London Liberal Democrats hold their conference today. People have been sending me the agenda and various promotional materials. (Whatever it says, I am not a speaker, by the way).
The e-mails say that one of the conference themes is our preparations for the European elections. Another theme should be the London Liberal Democrat story and how the party plans to do better in elections for the London Assembly. This is especially relevant given that it is elected using AMS, a proportional voting system. People can use their party list vote to elect more Lib Dems to the London Assembly. That applies regardless of whom they want to be London mayor.
But our campaign in May didn’t tell our supporters – or other sympathetic voters – how they could elect more Lib Dems. Nor was there a clear Lib Dem “narrative”. In marketing terms, the party’s simply didn’t tell voters what they could “receive”, in terms of policies started or stopped, in return for “buying” our “product”.
Sure enough, voters didn’t buy. Our total share of the vote dropped by nearly seven points, to 11 per cent. As a result, the Lib Dems went from five assembly members down to three. And yet constituency candidates achieved an average of 14 per cent, with none being elected.
Looking forward, I think it all boils down to a simple question: what would the party prefer people to believe they are “buying” when they vote Liberal Democrat for the London Assembly. More precisely, as I have argued many times, does the party know what people expect to receive in return for voting Lib Dem?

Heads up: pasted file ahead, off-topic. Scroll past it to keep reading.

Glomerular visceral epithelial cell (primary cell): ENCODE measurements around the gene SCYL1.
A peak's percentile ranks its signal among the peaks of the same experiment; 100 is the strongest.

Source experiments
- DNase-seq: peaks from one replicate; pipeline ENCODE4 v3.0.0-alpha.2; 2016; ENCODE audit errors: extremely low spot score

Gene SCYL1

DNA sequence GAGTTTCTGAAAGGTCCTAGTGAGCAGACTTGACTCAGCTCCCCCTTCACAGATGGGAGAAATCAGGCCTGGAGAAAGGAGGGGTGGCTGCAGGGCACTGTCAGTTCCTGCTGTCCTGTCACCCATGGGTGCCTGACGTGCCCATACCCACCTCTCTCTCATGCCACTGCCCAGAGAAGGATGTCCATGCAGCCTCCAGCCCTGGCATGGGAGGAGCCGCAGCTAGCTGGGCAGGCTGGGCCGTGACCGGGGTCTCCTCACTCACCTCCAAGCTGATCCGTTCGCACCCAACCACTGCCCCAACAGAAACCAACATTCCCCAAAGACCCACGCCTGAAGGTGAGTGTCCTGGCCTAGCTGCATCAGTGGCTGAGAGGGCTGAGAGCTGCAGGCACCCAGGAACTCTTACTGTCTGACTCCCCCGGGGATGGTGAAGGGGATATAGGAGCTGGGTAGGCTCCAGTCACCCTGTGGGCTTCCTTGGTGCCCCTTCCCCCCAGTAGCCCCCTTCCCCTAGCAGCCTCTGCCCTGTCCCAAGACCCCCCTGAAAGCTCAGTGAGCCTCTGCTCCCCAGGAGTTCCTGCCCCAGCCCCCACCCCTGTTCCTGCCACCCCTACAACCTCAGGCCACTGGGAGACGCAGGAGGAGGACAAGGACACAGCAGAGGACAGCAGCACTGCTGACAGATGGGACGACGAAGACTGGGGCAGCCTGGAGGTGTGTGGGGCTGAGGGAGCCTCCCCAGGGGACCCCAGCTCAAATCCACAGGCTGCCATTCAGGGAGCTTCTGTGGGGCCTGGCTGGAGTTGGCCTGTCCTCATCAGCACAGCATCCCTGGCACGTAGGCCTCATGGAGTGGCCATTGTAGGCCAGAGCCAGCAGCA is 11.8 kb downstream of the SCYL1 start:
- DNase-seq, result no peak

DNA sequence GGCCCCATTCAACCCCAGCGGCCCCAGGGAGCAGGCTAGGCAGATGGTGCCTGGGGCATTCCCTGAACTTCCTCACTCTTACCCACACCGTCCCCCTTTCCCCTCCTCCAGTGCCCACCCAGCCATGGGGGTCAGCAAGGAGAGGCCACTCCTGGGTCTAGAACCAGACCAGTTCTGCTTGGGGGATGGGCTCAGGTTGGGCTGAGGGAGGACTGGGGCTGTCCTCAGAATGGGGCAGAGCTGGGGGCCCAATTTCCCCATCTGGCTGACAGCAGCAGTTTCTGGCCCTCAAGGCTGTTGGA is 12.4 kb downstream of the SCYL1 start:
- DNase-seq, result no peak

As I have also argued many times, the answer is highly unlikely to be a long list of policies. The “brand” may amount to a promise of greater accountability or probity. More likely, it will be associated with delivering more action – making it happen - in one or two particular areas, such as the environment (water quality) or, perhaps, a more coherent approach to transport policy. Caroline Pidgeon AM started to hint at this sort of approach in her recent Liberal Democrat News article. But the story needs to be developed and followed through, in our London policy, marketing and campaigning. I understand that some new policy work is underway, which is welcome. But let’s be clear: building a Lib Dem brand in London – and not trying to promote a candidate for mayor by running an essentially negative campaign – should be the party’s priority next time round.
That doesn’t mean neglecting the 2012 mayoral election. Far from it. The Lib Dems need someone to embody the story, to make it “real” for voters. The obvious person is the party’s candidate for mayor. S/he may not expect to be elected but I have always thought that the candidate for mayor should head up the party’s list of assembly candidates.
Other parties can make it happen. The London Greens at least held their own in May, in a difficult political climate. And look at how New Zealand’s minor parties invite voters to use their party vote to give them, and not others, greater influence. ACT and the Greens made a form of AMS work for them, at last weekend’s general election.
So why can’t Liberal Democrats in London make it work for us?